Food for the soul
Restaurant owner Robin Salzer surpasses 35,000 free meals served in three years
By Carl Kozlowski 12/12/2013
One of the most innovative hunger-relief programs in the country celebrated its third anniversary on Dec. 4 when the Pasadena Hot Meals Program provided full dinners to needy residents during its weekly event at the Jackie Robinson Center.
A full house of about 100 area residents enjoyed a meal of barbeque chicken, macaroni and cheese, ravioli, salad and dessert, all served by members of the West Pasadena Residents Association and the San Rafael Neighborhood Association.
One of those free meals marked the 35,000th served since the program was founded in December 2010 by local restaurateur Robin Salzer, whose Robin’s Wood Fire BBQ supplies the vast majority of the food, in addition to preparing it for attendees. Salzer also oversees a Thursday night edition of the program which has been held weekly at the Villa Parke Community Center since April 2012, and has served an estimated 19,000 meals.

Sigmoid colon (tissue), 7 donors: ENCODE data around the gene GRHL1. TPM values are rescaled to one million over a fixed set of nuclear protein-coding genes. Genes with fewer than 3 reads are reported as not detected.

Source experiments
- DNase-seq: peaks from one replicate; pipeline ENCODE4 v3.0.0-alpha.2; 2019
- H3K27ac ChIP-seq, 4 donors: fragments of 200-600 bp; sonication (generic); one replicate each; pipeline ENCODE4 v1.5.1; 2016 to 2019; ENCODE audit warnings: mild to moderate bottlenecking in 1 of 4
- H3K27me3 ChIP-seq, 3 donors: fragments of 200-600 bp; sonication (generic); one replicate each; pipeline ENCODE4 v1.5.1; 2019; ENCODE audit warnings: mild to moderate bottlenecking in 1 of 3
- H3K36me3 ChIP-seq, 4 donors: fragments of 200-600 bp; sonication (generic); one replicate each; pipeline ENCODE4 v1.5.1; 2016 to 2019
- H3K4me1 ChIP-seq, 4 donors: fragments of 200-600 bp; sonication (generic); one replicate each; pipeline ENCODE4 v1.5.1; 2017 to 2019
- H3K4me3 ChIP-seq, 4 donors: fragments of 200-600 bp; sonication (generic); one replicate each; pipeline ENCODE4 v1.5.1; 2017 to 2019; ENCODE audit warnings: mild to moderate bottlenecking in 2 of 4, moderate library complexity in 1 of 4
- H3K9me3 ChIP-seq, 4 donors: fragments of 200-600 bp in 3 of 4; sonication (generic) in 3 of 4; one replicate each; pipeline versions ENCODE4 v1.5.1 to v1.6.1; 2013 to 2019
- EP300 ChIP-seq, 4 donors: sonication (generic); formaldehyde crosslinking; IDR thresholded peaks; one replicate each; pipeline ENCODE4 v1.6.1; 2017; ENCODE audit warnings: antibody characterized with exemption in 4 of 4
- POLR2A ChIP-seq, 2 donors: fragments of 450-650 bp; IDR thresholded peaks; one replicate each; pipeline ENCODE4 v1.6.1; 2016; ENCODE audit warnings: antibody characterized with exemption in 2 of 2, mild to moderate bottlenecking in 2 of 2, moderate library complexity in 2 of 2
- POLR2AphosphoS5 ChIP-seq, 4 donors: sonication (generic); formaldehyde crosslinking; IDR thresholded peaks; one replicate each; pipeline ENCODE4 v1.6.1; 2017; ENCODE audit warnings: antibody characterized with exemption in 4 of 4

“It’s amazing that we started this three years ago and have sustained it through some of the worst economic times that we’ve ever seen,” says Salzer. “There’s so much food out there, every city in the country can do programs like this and eradicate hunger. I truly believe hunger is not hopeless, but the worst enemy is apathy. Hunger is debilitating. You can go without food a day and a half and you become weak, lethargic. Can you imagine people who go without three square meals a day for any length of time? We’ve lived up to our mission statement: rebuilding respect one meal at a time in our community.”
Salzer was sure to thank not only the volunteer groups helping to dish out the dinners but also other local restaurants, such as Mijares Mexican Restaurant, El Portal Restaurant and Pita Pita, which have helped on occasion. He also regularly receives extra food supplies from US Food Service and Rose Bowl concessionaires Sodexo-Magic.
“It’s important that two established groups in arguably the best neighborhoods in the city have board members taking the time to serve others who likely have a little less than they have,” says Salzer. “Often these groups call us offering to help, but I’d like to see areas like Hastings Ranch send groups out. We’re all in this together in Pasadena.”